The Taiwanese Navy and the Chinese Academy of Sciences began the project in 2015 to create the Hsunlian CMS. The Taiwanese Navy required the Hsunlian CMS to have a domestically produced Actively Electronically Scanned Array (AESA) radar, electronic countermeasures, and an integrated Huayuan VLS. A design team from the Chinese Academy of Sciences developed the Hsunlian CMS from the Wujin-3 Open Battle Management System, which is capable of using the navy’s Liancheng datalink system and accepting commands from the Joint Warfare Center. The Hsunlian CMS will also be called the Xunlian New Generation Joint Battle Command and Control System.

Picture of the management station of the Hsunlian combat management system (Photo: Up Media/Zhu Ming)

The Taiwanese Navy originally planned on integrating the CMS on the planned Zhenhai-class ‘Small Aegis frigates’ while installing components, such as the Huayuan VLS, on other vessels. In 2018, the Chinese Academy of Sciences recommended the Taiwanese Navy build a 6,200-ton frigate to incorporate the CMS; however, the navy decided to increase the frigate’s size to 5,500 tons. However, in 2022, the Taiwanese Ministry of Defense (MoD) revised the original plan by reducing the 4,500-ton missile frigate to two 2,000-ton light frigates, with one focusing on anti-air and the other on anti-surface. The MoD said the new plan would reduce the frigates’ size for ease of production.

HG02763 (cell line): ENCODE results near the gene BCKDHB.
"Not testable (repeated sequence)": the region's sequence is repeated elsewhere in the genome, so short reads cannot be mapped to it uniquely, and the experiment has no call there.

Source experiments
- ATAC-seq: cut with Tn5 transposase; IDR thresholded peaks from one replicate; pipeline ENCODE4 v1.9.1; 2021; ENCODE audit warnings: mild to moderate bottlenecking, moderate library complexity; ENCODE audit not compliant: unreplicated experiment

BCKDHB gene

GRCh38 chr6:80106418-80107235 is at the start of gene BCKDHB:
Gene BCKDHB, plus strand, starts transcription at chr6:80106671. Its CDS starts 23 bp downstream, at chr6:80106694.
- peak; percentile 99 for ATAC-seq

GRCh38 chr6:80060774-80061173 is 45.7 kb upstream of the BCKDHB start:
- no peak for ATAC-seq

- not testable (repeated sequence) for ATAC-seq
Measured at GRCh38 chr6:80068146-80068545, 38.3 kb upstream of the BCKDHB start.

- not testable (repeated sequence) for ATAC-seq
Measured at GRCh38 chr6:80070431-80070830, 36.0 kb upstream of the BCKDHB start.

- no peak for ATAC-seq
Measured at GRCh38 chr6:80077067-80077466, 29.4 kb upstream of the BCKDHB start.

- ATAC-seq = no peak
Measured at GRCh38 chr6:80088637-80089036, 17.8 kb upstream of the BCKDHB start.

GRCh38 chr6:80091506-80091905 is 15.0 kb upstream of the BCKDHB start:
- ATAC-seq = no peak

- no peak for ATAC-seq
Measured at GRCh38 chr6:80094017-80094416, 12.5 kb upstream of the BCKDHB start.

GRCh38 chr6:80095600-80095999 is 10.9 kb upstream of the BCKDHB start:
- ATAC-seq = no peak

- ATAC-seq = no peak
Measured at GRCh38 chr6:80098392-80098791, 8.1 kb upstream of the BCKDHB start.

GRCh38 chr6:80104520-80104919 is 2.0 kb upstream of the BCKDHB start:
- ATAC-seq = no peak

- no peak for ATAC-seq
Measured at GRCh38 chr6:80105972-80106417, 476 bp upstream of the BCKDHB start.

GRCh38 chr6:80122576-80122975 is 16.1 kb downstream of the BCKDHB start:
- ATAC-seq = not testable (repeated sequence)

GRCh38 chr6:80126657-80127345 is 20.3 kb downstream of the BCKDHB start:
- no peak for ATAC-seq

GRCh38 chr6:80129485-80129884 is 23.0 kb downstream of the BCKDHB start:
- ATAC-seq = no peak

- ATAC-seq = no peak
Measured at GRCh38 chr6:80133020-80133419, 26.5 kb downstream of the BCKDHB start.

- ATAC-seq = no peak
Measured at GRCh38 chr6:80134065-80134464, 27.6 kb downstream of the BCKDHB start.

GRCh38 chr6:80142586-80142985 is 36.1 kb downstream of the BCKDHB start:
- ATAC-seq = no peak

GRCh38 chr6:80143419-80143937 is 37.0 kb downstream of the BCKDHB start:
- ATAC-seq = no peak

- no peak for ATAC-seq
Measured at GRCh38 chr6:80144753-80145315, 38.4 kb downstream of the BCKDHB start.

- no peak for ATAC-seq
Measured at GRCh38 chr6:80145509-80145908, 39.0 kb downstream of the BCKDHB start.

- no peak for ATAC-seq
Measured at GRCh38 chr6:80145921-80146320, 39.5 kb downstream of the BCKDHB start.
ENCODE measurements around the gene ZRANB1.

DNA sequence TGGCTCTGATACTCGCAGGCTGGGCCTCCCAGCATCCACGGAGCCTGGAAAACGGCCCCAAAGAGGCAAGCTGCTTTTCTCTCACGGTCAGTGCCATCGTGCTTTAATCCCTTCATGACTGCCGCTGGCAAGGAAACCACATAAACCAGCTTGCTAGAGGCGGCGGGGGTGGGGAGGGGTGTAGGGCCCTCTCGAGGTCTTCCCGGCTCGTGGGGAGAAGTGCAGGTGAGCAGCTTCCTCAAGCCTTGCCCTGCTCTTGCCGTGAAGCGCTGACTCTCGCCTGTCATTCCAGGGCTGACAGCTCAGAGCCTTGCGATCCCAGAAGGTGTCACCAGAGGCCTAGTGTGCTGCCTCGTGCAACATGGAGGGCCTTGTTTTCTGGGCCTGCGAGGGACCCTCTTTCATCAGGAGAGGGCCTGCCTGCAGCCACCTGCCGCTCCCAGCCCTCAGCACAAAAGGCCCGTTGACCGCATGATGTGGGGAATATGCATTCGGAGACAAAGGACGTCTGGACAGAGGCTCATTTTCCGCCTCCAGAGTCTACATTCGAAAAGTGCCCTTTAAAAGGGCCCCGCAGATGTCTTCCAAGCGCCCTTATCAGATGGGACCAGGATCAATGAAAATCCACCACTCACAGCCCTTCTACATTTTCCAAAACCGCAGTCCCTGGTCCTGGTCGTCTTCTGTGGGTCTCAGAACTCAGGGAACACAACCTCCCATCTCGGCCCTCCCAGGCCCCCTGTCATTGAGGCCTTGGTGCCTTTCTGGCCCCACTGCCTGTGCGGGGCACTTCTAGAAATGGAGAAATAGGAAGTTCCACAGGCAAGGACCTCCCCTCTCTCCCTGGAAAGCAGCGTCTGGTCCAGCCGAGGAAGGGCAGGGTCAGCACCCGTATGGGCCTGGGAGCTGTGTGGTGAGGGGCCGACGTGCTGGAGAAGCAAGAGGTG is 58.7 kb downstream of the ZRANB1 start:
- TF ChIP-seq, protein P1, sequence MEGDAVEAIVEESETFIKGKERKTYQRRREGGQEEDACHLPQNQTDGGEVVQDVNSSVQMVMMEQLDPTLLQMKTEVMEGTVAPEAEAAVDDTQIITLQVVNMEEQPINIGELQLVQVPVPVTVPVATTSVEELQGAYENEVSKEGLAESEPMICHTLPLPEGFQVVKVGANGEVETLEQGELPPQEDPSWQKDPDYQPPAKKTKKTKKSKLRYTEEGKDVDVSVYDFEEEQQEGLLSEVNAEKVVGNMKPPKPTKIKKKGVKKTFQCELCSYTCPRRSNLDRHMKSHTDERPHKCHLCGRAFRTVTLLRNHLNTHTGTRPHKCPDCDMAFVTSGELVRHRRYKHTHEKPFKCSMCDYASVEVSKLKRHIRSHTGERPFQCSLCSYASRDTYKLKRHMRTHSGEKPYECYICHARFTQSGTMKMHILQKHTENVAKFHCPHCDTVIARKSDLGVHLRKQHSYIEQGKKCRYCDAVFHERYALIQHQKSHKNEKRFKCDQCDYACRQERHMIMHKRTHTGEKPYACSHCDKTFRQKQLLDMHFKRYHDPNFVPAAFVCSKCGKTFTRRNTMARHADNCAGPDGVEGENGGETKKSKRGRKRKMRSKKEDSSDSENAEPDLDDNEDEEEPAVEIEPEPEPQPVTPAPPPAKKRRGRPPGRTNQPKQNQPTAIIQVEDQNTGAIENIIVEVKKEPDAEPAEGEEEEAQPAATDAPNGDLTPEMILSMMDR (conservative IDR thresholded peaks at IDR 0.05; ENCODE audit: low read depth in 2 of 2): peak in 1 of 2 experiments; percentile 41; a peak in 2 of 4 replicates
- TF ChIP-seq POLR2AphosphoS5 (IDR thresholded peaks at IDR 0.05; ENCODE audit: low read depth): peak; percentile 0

ROCN Kaohsiung/LCC-1 sailing with the octagonal passive Phase Array Radar during maritime missile test platform